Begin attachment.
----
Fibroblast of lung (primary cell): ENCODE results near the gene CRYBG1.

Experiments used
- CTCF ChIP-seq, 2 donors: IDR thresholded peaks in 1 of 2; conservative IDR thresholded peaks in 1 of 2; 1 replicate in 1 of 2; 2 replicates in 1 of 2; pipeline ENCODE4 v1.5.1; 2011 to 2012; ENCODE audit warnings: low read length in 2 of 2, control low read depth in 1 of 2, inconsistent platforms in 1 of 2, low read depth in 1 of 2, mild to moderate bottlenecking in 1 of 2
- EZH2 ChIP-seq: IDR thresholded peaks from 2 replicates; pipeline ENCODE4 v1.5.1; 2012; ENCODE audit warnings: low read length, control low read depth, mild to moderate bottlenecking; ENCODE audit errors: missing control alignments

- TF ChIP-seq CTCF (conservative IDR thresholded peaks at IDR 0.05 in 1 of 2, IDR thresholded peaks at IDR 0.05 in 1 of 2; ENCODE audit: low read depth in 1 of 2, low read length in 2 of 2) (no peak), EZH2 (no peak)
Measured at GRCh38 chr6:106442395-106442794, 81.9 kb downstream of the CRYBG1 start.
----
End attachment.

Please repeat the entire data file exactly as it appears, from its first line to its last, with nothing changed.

Fibroblast of lung (primary cell): ENCODE results near the gene CRYBG1.

Experiments used
- CTCF ChIP-seq, 2 donors: IDR thresholded peaks in 1 of 2; conservative IDR thresholded peaks in 1 of 2; 1 replicate in 1 of 2; 2 replicates in 1 of 2; pipeline ENCODE4 v1.5.1; 2011 to 2012; ENCODE audit warnings: low read length in 2 of 2, control low read depth in 1 of 2, inconsistent platforms in 1 of 2, low read depth in 1 of 2, mild to moderate bottlenecking in 1 of 2
- EZH2 ChIP-seq: IDR thresholded peaks from 2 replicates; pipeline ENCODE4 v1.5.1; 2012; ENCODE audit warnings: low read length, control low read depth, mild to moderate bottlenecking; ENCODE audit errors: missing control alignments

- TF ChIP-seq CTCF (conservative IDR thresholded peaks at IDR 0.05 in 1 of 2, IDR thresholded peaks at IDR 0.05 in 1 of 2; ENCODE audit: low read depth in 1 of 2, low read length in 2 of 2) (no peak), EZH2 (no peak)
Measured at GRCh38 chr6:106442395-106442794, 81.9 kb downstream of the CRYBG1 start.